These clinical vignettes whether in the format of “one- best answer” or “true/false” or “multiple correct answers” type, are designed to assess knowledge. Carefully constructed MCQs (especially one-best-answer-type) may test higher-order thinking skills of individual and are not based on mere factual recall [4]. They have the advantage of enhancing knowledge on the topic efficiently and therefore urges the candidate to prepare a particular topic on grounds of assertion reasoning, and not just mugging up information.

With the introduction of the New Integrated Curriculum (NIC), short-answer-type questions (SAQ) pattern have taken over long essays, while short-answer, true/false-type MCQs or “spot-test” practical examination, now known as objective structured practical examination (OSPE), remain [5]. With this, examination papers are now multidisciplinary, with integration across multiple domains and scenario oriented. Moreover, a well-constructed multiple-choice item can bring out higher cognitive skills of Bloom’s taxonomy such as application, aptitude, knowledge, analysis, and practice [5].

In order to provide quality MCQ to the competing students the assessment need to be done by the process which is broadly termed as item analysis. These parameters not only judge the difficulty index of the stem made but also helps to define the quality of distractors used for the objective assessment [6,7]. It allows ways of re-using items repeatedly in different instruments with prior knowledge of how exactly they will perform. It also directs the examiner to relook to the questions and its distractors designed and thus improving the quality of the stem made.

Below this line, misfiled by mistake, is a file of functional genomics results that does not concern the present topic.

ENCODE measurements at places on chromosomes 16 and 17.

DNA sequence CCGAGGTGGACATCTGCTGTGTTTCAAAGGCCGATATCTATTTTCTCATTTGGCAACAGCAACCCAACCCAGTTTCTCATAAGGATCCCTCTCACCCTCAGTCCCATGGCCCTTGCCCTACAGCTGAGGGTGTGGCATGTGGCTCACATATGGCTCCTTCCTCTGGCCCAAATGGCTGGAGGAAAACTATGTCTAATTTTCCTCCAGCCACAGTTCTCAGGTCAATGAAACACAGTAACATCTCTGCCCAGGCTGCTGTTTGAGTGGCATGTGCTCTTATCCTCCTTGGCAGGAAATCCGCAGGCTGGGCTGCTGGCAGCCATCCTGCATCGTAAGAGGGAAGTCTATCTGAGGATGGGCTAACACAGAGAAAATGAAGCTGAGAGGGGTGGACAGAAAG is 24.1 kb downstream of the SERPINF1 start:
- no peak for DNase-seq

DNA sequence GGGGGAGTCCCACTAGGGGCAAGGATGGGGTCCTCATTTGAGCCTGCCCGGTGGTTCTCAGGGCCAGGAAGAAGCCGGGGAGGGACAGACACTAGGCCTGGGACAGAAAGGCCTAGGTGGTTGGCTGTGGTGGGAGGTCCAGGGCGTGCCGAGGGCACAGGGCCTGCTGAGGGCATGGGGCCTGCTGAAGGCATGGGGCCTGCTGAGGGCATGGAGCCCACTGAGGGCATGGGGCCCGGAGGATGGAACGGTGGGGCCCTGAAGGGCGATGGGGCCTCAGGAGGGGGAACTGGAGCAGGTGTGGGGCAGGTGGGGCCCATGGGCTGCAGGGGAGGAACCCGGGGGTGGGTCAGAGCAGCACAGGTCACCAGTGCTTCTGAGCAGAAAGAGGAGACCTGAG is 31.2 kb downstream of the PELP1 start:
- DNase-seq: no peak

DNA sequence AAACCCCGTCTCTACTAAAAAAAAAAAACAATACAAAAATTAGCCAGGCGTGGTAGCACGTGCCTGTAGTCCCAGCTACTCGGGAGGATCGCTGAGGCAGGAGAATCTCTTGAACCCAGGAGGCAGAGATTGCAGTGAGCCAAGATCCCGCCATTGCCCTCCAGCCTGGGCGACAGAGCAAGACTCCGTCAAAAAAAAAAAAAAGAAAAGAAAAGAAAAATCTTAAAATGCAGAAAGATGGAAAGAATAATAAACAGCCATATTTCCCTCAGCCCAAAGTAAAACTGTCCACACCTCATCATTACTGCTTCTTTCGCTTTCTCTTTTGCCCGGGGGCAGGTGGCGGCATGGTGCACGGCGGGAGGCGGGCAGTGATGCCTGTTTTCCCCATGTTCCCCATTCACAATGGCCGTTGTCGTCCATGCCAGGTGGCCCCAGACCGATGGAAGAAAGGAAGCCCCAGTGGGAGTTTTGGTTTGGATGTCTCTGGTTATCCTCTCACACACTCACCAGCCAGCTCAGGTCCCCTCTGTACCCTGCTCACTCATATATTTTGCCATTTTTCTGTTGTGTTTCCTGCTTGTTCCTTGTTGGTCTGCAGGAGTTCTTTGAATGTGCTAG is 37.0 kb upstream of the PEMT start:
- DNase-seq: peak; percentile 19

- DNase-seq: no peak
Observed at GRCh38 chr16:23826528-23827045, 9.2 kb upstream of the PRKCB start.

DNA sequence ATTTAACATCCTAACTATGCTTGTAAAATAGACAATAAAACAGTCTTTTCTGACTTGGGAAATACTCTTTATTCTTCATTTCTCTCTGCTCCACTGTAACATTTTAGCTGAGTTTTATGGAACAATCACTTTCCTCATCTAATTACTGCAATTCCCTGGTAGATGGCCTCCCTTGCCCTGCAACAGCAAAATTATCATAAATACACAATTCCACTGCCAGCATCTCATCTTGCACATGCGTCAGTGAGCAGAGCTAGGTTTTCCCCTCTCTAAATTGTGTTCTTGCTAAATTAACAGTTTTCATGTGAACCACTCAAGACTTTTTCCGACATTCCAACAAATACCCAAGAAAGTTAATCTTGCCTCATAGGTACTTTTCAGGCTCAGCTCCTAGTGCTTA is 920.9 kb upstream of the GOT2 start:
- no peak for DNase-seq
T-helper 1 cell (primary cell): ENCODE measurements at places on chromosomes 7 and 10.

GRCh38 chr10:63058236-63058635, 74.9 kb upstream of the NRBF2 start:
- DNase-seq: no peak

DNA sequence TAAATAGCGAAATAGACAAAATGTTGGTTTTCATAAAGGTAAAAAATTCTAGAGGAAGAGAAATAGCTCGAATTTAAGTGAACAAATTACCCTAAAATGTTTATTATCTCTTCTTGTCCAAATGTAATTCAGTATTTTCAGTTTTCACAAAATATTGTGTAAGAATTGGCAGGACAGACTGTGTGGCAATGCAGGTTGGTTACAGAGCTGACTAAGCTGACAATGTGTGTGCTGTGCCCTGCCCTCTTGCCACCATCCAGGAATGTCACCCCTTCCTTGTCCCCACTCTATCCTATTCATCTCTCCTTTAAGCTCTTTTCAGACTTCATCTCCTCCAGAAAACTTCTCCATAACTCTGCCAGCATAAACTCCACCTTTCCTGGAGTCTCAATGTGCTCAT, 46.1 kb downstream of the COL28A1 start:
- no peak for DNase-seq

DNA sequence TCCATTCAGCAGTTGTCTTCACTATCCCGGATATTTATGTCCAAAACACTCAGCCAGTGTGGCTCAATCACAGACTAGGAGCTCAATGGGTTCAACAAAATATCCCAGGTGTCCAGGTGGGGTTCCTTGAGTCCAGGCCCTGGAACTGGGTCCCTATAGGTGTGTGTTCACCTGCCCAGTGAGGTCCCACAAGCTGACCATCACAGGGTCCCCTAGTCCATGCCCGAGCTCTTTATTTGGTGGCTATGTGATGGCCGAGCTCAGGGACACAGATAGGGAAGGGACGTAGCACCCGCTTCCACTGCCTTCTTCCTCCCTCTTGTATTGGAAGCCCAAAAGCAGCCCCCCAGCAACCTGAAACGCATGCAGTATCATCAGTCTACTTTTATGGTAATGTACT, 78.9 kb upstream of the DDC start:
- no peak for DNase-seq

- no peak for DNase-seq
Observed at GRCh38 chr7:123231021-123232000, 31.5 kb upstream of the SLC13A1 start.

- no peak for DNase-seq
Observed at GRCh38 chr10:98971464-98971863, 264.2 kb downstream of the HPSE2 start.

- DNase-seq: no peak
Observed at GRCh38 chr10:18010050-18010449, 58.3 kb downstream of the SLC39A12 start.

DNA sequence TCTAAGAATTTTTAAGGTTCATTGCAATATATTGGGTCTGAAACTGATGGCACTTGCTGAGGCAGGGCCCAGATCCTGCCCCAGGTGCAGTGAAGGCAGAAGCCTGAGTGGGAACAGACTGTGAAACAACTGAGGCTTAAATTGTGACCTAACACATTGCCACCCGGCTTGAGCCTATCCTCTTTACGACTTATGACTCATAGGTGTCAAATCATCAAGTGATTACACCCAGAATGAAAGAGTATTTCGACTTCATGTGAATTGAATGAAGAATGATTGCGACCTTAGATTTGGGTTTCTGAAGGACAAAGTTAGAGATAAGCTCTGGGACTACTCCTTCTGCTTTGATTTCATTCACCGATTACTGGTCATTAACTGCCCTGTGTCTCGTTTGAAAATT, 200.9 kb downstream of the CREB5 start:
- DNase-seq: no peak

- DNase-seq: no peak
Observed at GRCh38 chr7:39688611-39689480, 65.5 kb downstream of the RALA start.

The difficulty of a single response is measured as the proportion of people who responded the questions correctly [8]. Discriminatory index defines the quality of the distractors used and is able to tell whether the answer given by the students is by knowledge or by fluke [2].

Conclusions have been reached based on the performance of the individuals and groups assessed by testing higher-order cognitive abilities through the scoring, reviewing, and reporting of the results. Since well-designed clinical vignettes are considered to be highly efficient in medical knowledge evaluation. So, we conducted a single centre cohort study in our university level teaching institute to validate the MCQs to assess the progress of post graduate students on bimonthly intervals on the modules prepared for the whole 3 years in department of orthopaedics from January 2018 to December 2020.

Materials And Methods

Study Settings

The study was conducted by the Department of Orthopaedics, AIIMS Rishikesh, India. The clinical vignettes were prepared by the faculties with expertise in various subspeciality in the subject of orthopaedics.